But the ruling means no other juveniles convicted of first-degree murder or felony murder as adults in Tennessee will automatically receive life sentences — as remains the case for adults convicted of those crimes in the state. Instead, based on Friday’s decision, judges have discretion to impose lesser sentences on juveniles.

Judge Lee: The court must do its duty

Booker was in a car with Cantrell and another youth, Bradley Robinson, when a fight broke out between Cantrell and Robinson. Booker testified at his trial in Knox County Criminal Court that he saw Cantrell grab something in the front floor and heard Robinson yell, “He’s got a gun, brother.”

“Mr. Booker stated that when he (Cantrell) saw him holding a gun and turned to face him in the back seat, Mr. Booker shot at (Cantrell) until he stopped moving,” the statement said of the Supreme Court.

Booker was found guilty of murder in the shooting and was automatically sentenced to life in prison under Tennessee law. Harwell argued in the Tennessee Supreme Court that juveniles are fundamentally different from adult offenders from an early age and should be heard individually before their sentences are determined.

In the Supreme Court decision, the judges noted that the US Supreme Court has already ruled that juveniles should not face the death penalty and that life imprisonment without parole is unconstitutional. Because of these rulings, most states have eliminated mandatory sentencing of juvenile homicides.

“Compared to the other 49 states, Tennessee is a clear outlier in juvenile homicide convictions,” Lee wrote in Friday’s decision. “So much so that life imprisonment in Tennessee, when automatically imposed on a juvenile, is the harshest sentence in the country. No one, including the dissent, disputes that a juvenile offender serving a life sentence in Tennessee is incarcerated longer than juvenile offenders serving life sentences in other states.”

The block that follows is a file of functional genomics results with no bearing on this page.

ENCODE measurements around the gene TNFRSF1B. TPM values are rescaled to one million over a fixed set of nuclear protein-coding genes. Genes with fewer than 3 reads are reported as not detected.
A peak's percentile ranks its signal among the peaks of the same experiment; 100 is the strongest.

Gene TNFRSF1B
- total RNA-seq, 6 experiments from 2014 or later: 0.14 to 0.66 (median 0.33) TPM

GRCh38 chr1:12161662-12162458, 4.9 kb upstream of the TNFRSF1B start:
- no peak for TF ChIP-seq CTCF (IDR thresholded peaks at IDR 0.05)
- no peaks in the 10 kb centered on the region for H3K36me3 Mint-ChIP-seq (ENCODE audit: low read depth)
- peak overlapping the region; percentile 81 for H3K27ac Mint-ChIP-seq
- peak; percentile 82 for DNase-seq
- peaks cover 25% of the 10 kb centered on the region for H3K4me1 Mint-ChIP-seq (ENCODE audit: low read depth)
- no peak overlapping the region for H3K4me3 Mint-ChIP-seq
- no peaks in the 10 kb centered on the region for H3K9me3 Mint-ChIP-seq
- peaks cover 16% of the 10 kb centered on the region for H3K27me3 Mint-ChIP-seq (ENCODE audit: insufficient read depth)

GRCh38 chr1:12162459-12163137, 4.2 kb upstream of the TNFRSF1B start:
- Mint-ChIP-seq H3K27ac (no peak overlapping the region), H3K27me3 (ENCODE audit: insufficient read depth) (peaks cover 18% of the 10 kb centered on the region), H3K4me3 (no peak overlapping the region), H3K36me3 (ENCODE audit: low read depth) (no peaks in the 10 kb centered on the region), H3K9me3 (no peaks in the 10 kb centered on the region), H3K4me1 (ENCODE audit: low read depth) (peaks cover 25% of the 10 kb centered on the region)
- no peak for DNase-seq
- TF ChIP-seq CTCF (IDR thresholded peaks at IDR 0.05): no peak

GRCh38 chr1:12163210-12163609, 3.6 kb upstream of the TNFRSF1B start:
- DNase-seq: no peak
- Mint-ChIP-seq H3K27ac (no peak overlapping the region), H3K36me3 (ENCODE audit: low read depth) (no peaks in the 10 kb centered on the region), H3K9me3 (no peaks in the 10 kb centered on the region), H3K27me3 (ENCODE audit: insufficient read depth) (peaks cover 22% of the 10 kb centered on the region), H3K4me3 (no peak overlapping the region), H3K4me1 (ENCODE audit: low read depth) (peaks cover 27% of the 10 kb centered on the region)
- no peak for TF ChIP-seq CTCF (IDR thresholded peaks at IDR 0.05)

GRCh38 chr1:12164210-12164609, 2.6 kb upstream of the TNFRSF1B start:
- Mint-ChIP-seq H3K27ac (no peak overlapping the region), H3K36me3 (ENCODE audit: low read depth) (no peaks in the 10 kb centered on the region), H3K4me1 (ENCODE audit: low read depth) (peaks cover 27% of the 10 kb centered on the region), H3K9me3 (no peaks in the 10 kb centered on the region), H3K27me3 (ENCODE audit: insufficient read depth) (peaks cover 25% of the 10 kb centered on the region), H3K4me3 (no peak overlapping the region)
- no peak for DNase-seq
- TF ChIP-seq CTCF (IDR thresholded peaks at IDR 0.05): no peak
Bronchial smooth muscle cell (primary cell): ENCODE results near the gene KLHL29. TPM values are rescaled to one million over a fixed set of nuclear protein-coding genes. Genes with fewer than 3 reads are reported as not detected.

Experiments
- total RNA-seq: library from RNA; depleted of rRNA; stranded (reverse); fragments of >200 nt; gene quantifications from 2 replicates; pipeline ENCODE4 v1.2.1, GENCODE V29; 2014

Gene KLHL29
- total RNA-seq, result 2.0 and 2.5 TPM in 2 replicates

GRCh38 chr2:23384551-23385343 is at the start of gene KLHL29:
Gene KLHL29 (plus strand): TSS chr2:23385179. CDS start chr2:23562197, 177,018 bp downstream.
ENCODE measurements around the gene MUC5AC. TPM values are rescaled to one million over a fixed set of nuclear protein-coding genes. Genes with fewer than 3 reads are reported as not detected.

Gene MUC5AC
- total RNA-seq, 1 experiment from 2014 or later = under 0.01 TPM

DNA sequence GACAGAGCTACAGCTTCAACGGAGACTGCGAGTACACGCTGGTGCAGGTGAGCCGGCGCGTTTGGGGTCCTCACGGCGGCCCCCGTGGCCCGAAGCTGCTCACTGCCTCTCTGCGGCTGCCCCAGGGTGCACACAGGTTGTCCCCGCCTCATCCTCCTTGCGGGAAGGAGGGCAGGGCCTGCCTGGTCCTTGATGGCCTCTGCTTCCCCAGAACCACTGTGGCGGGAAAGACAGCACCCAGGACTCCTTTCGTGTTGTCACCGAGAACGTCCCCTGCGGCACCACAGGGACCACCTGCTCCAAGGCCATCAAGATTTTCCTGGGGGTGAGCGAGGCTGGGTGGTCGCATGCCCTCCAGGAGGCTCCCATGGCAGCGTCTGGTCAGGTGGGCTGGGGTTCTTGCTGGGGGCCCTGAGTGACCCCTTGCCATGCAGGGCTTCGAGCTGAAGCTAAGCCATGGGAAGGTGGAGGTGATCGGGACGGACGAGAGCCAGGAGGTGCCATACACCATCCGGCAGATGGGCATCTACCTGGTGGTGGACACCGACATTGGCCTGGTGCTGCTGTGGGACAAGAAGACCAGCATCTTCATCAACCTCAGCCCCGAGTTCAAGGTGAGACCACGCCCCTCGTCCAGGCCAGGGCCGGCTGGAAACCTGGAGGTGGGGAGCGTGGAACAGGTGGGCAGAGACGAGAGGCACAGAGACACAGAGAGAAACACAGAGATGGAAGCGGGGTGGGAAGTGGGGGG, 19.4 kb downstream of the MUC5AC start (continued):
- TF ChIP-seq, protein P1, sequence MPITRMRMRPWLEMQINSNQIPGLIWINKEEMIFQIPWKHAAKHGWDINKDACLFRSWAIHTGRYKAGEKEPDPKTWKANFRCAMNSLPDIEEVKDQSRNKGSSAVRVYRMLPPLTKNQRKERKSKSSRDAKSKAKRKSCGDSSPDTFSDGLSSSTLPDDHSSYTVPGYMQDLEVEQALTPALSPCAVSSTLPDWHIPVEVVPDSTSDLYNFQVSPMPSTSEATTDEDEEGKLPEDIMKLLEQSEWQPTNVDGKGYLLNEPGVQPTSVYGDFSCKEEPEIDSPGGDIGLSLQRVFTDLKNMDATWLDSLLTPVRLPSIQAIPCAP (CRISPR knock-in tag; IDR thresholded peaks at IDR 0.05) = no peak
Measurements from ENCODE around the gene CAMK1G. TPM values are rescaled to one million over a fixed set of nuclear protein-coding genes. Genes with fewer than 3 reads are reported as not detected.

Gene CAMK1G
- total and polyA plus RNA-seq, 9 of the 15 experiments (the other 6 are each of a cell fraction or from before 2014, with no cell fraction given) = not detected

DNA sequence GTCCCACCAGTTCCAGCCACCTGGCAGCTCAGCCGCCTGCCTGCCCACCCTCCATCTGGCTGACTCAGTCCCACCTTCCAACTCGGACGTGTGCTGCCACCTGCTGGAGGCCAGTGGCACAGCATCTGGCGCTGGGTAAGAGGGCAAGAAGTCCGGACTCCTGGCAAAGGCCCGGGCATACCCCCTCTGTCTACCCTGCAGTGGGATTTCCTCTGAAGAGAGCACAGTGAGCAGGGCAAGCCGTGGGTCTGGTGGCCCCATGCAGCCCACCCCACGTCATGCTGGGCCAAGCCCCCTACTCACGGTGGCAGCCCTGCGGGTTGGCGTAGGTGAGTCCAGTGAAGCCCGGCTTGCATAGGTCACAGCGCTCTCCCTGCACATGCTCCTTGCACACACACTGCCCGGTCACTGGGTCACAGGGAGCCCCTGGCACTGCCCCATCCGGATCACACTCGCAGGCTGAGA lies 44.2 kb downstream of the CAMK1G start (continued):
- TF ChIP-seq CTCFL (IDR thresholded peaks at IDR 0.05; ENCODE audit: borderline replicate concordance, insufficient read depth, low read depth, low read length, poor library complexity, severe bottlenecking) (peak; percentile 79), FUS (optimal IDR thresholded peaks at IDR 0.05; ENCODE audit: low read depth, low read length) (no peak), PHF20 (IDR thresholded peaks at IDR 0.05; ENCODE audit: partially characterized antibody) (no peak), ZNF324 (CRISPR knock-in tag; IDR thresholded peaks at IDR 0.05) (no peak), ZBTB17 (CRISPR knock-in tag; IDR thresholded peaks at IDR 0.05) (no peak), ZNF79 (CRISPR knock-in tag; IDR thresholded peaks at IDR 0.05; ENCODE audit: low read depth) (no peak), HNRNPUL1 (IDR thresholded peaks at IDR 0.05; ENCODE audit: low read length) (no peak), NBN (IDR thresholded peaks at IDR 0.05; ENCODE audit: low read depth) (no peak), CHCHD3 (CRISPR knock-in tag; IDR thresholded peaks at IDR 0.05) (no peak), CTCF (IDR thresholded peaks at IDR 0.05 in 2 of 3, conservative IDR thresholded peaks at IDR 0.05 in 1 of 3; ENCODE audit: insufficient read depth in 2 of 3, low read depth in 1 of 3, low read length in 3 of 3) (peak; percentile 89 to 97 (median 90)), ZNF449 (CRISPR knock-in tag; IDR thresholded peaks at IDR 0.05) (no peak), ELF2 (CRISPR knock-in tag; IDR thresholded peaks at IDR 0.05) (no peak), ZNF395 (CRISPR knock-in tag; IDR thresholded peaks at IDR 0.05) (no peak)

The Tennessee legislature has refused to change the law imposing mandatory life sentences with the possibility of parole to exclude juveniles. Bivins and Page argued in their dissent that the majority body was attempting to usurp the legislative role with Friday’s decision. But the majority panel disagreed.

“The dissent claims without any basis that we make politics by maintaining the protections of our United States Constitution,” Lee wrote. “But when the court is doing its duty and deciding on the constitutionality of a law, it is not making its own policy. The Court merely implements the policies enshrined in the Constitution.

“Without question, the General Assembly determines policy and enacts legislation,” the judge continued. “The duty of this court is to apply the law and, if necessary, to decide whether a law is constitutional. By interpreting state and federal constitutions with reasoned opinions, the courts fulfill the basic judicial function of saying what the law is. That a party can disagree with the court’s conclusion about the constitutionality of a law does not mean that the judiciary has usurped legislative prerogative.

“The dissent would keep us waiting for the U.S. Supreme Court to rule on that precise issue,” Lee wrote. “But we will not shirk our duty and ignore an injustice. Our decision today directly impacts Mr. Booker and over 100 other juvenile homicides who are or will be incarcerated in Tennessee prisons as part of an unconstitutional criminal process.”